Cybersecurity in the Workplace is Everyone’s Business
October is National Cybersecurity month and this week we are looking at how to create a culture of cybersecurity in the workplace. When employees share the responsibility for cybersecurity it adds a level of awareness and security to the organization. This is true for small- and large-businesses, nonprofit agencies, academic institutions, and government agencies. We will take a look at how organizations can protect against common cyber threats.
Establish Security Policies for BYOD
Bring Your Own Device (BYOD) is when employees are allowed to use their own computers, smartphones, or other electronic devices for work purposes. It is vital that there are security policies in place for BYODs. In conjunction with the IT and security departments, there must be written policies in place to address cybersecurity. This starts with identifying what types of BYODs will be allowed on the network. Then those devices need to be protected against cyber intrusion. The company must have adequate detection software in case malware or ransomware tries to get through. How the company responds to a cyber incident needs to be written out, tested, and ready to go for the day it is needed. No plan is fool-proofed so a recovery strategy needs to be vetted as well.
These are the outlined steps to safeguard your organization against cyber threats:
- Identify: Conduct a full inventory of your most valuable assets, including what cybercriminals would want access if they were able to hack into your system.
- Protect: Assess your existing practices and what protective measures you will need to implement in order to defend against a cyber attack.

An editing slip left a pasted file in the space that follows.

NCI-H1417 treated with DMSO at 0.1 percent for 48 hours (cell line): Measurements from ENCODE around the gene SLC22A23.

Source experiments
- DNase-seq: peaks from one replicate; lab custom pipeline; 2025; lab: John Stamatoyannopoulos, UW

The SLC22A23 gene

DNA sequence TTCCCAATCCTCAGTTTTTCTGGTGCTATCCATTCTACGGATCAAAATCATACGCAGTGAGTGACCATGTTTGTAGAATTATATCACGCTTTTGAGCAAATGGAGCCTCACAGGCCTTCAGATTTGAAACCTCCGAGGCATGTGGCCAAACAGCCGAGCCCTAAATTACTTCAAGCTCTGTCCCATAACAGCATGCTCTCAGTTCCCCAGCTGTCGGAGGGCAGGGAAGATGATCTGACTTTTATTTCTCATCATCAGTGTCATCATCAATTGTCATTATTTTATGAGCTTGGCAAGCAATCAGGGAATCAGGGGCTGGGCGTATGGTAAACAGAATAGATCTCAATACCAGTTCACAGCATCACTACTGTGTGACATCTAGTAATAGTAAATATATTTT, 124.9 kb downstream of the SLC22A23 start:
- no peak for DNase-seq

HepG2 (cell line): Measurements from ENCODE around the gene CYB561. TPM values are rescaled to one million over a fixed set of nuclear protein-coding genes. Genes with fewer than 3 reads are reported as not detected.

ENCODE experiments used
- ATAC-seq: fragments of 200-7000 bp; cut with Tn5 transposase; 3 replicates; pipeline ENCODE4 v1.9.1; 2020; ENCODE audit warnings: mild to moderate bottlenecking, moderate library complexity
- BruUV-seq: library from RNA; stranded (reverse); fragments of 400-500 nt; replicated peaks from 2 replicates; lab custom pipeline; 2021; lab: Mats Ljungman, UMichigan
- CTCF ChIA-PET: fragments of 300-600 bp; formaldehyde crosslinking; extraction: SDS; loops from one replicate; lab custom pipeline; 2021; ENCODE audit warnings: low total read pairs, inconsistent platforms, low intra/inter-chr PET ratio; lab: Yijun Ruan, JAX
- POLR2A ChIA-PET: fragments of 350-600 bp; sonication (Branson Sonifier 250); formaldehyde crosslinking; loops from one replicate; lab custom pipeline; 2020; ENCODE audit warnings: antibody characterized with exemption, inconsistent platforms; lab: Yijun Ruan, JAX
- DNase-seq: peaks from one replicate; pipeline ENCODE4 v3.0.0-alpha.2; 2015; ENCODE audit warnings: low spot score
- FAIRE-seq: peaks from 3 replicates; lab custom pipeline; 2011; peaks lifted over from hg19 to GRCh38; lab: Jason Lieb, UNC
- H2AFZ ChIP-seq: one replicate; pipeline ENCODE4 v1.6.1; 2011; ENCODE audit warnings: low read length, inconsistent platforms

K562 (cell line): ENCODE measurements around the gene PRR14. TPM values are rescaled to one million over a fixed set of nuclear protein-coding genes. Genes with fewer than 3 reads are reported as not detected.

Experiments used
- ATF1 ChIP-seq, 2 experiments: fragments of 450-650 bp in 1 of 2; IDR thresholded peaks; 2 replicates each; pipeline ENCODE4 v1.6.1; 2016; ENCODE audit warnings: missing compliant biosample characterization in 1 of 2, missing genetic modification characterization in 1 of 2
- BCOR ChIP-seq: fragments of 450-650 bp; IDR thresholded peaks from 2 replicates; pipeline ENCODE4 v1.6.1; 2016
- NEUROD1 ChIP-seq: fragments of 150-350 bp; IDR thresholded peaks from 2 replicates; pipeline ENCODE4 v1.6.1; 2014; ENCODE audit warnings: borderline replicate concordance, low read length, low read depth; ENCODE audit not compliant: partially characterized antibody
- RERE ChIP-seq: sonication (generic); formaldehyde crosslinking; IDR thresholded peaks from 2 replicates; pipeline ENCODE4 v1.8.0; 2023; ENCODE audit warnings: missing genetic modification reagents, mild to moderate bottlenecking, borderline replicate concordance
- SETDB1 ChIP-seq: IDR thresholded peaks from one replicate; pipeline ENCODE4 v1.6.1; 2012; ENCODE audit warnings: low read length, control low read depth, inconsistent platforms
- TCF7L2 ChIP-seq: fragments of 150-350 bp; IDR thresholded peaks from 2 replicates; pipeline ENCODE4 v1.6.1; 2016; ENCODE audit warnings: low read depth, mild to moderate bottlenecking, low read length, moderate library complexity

- Detect: Have security systems set up and in place that alert your team if an incident occurs, including the ability for employees to report problems.
- Respond: Have an Incidence Response Plan in place to contain an attack and maintain business operations in the short term.
- Recover: Make sure your Recovery Plan is ready to go to get your organization back to normal business operations as quickly as possible after an incident or breach, including assessing any legal obligations.
National Cyber Security Awareness Month (NCSAM) is an education initiative co-founded by the National Cyber Security Alliance (NCSA) and the U.S. Department of Homeland Security (DHS). Check out the NCSA for tips and suggestions all month long on how to keep your family and business safe when online. The NCSA announced the launch of a new initiative, CyberSecure My Business. This project is a comprehensive program based on the National Institute of Standards and Technology (NIST) Cybersecurity Framework. They will use interactive training, webinars, and online resources to help businesses be resistant to, and resilient from, cyberattacks.